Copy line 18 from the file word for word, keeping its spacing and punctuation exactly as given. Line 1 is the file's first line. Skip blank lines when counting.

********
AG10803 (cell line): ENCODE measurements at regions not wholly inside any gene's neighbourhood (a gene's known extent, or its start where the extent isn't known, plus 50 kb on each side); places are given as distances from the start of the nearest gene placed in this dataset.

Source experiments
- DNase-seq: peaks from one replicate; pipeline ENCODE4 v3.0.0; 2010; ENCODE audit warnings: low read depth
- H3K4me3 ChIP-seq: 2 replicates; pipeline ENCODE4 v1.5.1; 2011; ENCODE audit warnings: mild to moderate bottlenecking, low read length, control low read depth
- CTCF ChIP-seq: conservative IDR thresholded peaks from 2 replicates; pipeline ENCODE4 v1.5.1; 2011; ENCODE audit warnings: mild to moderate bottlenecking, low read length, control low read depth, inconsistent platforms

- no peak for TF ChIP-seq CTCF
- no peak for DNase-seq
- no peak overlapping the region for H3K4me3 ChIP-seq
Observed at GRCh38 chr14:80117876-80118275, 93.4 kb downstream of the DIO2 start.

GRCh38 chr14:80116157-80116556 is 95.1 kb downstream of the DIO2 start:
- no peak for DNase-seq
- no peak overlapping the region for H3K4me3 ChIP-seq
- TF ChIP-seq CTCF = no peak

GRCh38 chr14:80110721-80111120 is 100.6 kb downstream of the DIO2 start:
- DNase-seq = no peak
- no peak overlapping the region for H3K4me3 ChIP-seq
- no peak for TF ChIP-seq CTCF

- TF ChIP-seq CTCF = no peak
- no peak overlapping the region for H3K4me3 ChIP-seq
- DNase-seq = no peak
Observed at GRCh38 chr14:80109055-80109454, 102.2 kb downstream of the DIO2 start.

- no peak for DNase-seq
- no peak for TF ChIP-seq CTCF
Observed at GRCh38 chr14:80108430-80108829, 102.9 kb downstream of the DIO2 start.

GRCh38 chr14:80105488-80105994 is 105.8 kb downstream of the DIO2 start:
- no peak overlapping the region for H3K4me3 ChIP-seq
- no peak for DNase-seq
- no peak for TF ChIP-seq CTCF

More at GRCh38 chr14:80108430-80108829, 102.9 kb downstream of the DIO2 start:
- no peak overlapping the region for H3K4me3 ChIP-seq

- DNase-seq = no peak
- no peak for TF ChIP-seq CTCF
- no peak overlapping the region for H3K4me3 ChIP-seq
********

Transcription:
- TF ChIP-seq CTCF = no peak